Once the crisis is over, have a review of how things went. What worked well, what could be improved for next time, what do you need to do differently?
Ask employees for their feedback – what did they find helpful, what did they need? If you have a crisis comms manual or checklist, make sure the contact numbers are up to date e.g. press contacts, union reps, key stakeholders, so you have everything you need for next time.
Create a folder on your shared drive to collate everything you communicated during this event. This means if you have another one in future, you have everything to hand, including the feedback from the review.
How would you react and respond if you found yourself in a crisis situation? My advice is to run a scenario in the ‘quiet time’ when it’s business as usual to enable people to get comfortable with feeling uncomfortable and needing to make decisions. You can do this as a planned exercise or spring it on the on-call team (make sure you tell them it’s a trial run though!).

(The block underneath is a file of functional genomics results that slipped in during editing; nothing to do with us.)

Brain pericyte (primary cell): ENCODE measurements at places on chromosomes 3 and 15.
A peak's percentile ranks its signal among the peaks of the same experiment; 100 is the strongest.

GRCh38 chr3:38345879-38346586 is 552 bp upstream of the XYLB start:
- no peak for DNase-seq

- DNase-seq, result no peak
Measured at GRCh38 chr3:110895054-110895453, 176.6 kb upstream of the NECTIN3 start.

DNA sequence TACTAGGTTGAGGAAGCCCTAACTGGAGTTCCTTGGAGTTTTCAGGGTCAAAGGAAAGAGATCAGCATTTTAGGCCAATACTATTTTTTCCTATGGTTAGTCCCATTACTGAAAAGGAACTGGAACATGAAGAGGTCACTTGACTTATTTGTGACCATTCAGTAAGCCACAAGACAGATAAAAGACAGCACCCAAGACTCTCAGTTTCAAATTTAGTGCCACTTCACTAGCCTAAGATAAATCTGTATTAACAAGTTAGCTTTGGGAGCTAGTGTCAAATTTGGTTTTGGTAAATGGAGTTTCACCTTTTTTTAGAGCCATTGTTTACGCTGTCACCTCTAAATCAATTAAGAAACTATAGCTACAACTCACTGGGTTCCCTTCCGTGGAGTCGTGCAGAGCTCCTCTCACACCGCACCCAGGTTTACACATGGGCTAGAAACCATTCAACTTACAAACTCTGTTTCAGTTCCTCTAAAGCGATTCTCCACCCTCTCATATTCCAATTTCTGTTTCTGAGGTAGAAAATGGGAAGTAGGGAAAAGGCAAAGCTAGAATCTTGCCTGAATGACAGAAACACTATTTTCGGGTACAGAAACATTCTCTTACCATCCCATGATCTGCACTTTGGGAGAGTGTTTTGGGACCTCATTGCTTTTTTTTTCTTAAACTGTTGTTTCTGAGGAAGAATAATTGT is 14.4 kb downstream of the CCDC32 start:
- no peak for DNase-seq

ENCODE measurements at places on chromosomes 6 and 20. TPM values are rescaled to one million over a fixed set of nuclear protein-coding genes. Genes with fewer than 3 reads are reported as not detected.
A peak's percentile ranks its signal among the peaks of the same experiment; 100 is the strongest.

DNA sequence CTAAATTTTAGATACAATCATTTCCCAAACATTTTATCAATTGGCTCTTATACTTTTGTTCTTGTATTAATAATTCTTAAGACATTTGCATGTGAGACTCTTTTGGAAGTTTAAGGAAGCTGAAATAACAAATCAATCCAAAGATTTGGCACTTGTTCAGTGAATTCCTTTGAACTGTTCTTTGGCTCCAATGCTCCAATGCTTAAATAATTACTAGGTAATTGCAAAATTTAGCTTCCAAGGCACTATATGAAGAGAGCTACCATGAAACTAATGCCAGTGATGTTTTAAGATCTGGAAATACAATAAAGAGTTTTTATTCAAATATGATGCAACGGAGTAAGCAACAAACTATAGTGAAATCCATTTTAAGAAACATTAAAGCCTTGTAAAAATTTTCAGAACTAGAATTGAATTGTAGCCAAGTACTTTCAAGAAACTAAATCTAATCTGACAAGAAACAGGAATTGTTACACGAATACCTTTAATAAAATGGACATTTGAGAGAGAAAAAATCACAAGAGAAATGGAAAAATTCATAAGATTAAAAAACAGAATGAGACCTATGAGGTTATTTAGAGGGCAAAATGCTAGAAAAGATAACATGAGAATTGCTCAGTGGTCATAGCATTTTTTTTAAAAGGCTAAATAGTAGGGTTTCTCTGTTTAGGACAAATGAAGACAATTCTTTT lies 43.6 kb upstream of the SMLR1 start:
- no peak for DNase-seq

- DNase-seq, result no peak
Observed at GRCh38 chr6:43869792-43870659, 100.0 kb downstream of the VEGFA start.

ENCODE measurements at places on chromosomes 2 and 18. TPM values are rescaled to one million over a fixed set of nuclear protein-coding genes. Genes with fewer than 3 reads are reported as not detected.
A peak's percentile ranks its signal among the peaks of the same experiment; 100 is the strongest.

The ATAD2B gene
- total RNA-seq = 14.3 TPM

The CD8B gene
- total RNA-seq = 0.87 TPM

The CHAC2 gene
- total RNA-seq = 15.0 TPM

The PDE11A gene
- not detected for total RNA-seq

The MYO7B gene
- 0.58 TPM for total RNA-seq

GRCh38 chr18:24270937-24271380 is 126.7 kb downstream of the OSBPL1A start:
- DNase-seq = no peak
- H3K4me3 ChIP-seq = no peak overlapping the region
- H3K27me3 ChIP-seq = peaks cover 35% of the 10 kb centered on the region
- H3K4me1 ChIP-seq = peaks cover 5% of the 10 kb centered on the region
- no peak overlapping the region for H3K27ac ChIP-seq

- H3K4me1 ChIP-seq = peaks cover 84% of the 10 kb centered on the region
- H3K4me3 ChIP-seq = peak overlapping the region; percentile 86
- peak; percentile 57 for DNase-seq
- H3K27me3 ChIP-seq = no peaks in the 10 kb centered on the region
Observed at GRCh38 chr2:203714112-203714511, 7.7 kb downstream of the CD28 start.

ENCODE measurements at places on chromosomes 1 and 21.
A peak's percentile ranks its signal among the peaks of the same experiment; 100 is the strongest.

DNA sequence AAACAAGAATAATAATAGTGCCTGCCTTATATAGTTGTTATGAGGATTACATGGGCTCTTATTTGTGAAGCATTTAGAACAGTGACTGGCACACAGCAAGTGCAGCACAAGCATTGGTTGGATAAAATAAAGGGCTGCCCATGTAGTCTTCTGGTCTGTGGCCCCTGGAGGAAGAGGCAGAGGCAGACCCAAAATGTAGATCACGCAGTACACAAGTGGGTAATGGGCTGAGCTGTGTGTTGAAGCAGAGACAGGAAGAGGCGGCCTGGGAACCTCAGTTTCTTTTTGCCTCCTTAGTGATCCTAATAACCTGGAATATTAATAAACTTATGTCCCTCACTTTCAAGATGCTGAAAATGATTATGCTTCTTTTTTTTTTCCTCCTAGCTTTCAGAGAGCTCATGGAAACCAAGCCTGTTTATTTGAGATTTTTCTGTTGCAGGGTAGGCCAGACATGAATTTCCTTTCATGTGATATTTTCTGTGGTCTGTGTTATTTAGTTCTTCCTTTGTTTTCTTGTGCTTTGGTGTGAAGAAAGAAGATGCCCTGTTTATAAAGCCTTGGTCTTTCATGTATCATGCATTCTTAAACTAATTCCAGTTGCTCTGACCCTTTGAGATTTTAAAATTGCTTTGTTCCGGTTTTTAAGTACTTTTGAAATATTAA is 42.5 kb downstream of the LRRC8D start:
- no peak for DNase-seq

When I was Head of Communications at London Overground Rail Operations Limited, a crisis scenario was simulated, complete with actors, ahead of the East London Line opening.
The photos on this page show ‘Operation Vanguard’ in action and it involved the community, emergency services and employees and formed part of the safety preparations before the train line opened.
You don’t have to go to this scale, but at least running through this checklist in your comms team is a good start.
A couple of weeks ago I ran Twitter training for another train company who are a client of All Things IC. Using locked accounts, I devised a crisis scenario and encouraged them to practice tweeting about the serious incident that was causing disruption.